13 Million Women Owned Businesses

October 2019 Newsletter

WASHINTON, D.C., October 31, 2019 – This month, the National Women’s Business Council (NWBC) celebrated National Women’s Small Business Month and the 31st anniversary of H.R. 5050, the Women’s Business Ownership Act. NWBC recognizes the tremendous accomplishments and contributions of the estimated 13 million women-owned businesses across the country and continues to connect the voices of women entrepreneurs to policymakers in Washington, D.C.

ByNWBC Council

RECAP: Women in Small Business Roundtable – ID

Nampa, ID

RECAP:

WOMEN IN SMALL BUSINESS ROUNDTABLE – NAMPA, IDAHO

WASHINTON, D.C., October 25, 2019 – As part of its ‘Women in Small Business Roundtable Series,’ the National Women’s Business Council (NWBC) held a roundtable in Nampa, Idaho on October 9, 2019, with U.S. Senator Jim Risch (R-ID), NWBC Chair Liz Sara, Council Members Jessica Flynn (Boise-based, Founder & CEO of Red Sky), Barbara Kniff McCulla (Owner of KLK Construction), and Bonnie Nawara (Past Chair of AWBC), and local women business owners. The discussion explored the unique challenges for rural women entrepreneurs and sought to identify untapped opportunities for growth.

The event began with NWBC Chair Liz Sara welcoming the roundtable participants and attendees. “NWBC is honored to be here at Idaho’s new Women’s Business Center. NWBC was established by the same legislation that established the Women’s Business Center program. Each year since our existence, we have advocated for the importance of this program and are pleased by its expansion to Idaho.” She continued, “This year, through the work of the Rural Subcommittee, led by Jessica Flynn, we focused on the importance of women’s business centers as a central resource for women entrepreneurs in rural communities.”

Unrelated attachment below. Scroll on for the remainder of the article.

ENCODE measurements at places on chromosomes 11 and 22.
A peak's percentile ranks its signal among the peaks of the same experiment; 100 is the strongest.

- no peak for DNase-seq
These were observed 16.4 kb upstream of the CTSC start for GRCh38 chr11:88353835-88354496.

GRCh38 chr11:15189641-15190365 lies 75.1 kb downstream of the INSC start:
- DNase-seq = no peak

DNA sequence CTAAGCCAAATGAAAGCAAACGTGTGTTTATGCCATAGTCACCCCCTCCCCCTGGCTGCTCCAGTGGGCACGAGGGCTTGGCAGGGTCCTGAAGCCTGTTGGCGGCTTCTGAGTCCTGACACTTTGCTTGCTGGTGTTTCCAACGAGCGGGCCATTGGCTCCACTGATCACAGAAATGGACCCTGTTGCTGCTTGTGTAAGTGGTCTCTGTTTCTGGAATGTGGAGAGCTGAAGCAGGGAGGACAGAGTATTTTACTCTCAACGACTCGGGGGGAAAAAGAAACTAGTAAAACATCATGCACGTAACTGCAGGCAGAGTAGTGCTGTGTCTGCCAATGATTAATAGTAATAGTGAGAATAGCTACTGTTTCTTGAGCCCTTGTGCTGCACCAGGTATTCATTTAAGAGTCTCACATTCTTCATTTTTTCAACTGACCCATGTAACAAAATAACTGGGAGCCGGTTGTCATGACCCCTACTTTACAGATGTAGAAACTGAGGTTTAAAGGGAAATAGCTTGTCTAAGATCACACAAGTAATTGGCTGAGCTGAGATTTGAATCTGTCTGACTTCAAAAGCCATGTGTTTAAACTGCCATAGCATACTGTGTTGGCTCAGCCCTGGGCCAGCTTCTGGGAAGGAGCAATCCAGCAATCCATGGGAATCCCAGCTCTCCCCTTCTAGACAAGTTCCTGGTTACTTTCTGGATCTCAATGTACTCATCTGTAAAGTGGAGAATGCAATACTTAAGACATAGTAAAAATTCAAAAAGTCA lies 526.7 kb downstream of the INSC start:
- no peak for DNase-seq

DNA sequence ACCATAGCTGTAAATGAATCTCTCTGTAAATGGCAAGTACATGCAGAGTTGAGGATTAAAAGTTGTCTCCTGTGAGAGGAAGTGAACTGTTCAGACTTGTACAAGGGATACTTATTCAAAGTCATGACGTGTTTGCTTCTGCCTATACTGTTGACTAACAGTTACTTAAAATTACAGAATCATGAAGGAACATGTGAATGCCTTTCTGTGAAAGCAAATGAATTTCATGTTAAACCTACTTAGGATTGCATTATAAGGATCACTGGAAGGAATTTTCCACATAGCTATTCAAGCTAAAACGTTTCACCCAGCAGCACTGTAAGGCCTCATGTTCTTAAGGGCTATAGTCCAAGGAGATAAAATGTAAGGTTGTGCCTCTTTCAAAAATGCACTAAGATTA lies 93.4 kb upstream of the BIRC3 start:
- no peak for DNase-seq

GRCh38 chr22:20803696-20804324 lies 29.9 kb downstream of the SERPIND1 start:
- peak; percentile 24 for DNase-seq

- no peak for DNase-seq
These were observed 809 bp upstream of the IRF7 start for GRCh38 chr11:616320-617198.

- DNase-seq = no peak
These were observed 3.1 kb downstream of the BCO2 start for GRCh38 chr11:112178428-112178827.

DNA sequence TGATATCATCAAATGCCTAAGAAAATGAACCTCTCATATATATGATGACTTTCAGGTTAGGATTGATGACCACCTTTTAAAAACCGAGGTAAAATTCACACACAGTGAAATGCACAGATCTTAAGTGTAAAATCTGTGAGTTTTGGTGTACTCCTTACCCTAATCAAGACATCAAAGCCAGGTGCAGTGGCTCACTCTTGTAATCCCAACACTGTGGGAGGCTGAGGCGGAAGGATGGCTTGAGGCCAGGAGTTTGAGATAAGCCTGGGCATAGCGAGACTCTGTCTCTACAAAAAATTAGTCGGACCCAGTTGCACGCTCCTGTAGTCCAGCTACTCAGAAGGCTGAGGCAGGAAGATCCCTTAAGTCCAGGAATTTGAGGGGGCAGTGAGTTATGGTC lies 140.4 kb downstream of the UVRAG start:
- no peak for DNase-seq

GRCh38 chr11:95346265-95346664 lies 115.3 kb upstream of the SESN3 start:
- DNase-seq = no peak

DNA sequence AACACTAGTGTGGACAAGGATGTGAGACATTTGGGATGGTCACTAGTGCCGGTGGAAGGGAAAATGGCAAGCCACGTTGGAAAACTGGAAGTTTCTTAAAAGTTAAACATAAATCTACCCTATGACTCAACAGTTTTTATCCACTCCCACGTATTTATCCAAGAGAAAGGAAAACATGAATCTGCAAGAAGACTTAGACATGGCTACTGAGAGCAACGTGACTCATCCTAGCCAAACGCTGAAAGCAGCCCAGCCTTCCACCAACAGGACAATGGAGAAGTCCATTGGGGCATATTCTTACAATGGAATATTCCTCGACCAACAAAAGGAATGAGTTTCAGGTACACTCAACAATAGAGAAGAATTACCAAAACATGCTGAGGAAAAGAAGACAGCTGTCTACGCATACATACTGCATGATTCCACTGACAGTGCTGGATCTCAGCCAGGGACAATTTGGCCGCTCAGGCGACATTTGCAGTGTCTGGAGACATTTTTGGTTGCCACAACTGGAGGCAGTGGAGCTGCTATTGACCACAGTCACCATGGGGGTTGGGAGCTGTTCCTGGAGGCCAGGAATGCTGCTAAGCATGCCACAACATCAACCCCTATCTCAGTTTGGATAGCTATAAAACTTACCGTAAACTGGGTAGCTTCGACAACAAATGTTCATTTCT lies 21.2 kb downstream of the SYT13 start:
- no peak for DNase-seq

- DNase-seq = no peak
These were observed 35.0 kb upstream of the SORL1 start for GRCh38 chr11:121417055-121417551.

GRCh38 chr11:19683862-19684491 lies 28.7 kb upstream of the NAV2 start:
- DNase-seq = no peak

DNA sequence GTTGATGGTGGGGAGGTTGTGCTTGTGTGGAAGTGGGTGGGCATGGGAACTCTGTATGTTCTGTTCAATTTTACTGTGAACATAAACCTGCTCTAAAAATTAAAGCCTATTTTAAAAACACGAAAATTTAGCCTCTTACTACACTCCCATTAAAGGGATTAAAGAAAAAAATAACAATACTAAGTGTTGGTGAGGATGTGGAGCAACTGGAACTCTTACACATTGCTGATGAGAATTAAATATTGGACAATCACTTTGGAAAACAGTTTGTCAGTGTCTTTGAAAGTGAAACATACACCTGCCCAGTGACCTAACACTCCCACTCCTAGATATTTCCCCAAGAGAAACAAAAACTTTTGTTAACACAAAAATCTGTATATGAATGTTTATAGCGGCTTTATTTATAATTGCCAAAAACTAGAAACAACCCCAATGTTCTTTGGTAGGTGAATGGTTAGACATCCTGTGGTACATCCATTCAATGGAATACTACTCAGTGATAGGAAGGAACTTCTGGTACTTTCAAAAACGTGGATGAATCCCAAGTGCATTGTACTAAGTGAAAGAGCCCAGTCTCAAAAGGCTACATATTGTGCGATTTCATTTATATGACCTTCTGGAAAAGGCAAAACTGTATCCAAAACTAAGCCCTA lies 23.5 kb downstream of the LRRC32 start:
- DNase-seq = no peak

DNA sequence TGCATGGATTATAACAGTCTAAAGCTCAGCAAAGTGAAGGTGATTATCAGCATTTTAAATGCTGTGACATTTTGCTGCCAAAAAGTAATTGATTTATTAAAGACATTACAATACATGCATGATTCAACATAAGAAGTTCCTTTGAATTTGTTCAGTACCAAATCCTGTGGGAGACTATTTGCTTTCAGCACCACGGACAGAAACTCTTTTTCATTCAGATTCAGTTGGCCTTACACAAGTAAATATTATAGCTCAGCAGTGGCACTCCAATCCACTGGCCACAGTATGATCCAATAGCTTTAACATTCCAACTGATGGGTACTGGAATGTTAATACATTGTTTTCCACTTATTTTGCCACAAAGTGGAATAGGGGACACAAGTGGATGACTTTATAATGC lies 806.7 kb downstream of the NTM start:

NWBC Council Member Jessica Flynn, a local of Boise, then introduced U.S. Senator Jim Risch (R-ID), who provided a brief legislative update and opened the conversation to the local business owners. The Senator noted that Idaho ranked 3rd in the nation for fastest growth of small business in 2018 and highlighted the economic impact of the female founders. He reiterated his commitment to empowering rural women entrepreneurs in the region.

Multiple participants referenced the absence of affordable childcare options in the state and suggested that this void prevents many women from launching new business ventures or entering the workforce altogether. Historically, Nampa has been known for its strong agricultural base. However, the city also has a large and diverse manufacturing and retail base and has gained strength from the technology industry.

A representative from the Small Business Administration recognized the cyclical nature of agriculture businesses and advised that the best time to get a line of credit is when you do not need it. He also highlighted SBA’s LenderMatch program, a free online referral tool that connects small businesses with participating SBA-approved lenders.

The founder & CEO of an e-commerce apparel brand revealed the toll that subpar infrastructure took on her bottom line. “I spend more upgrading my city block than my buildings cost me,” she revealed.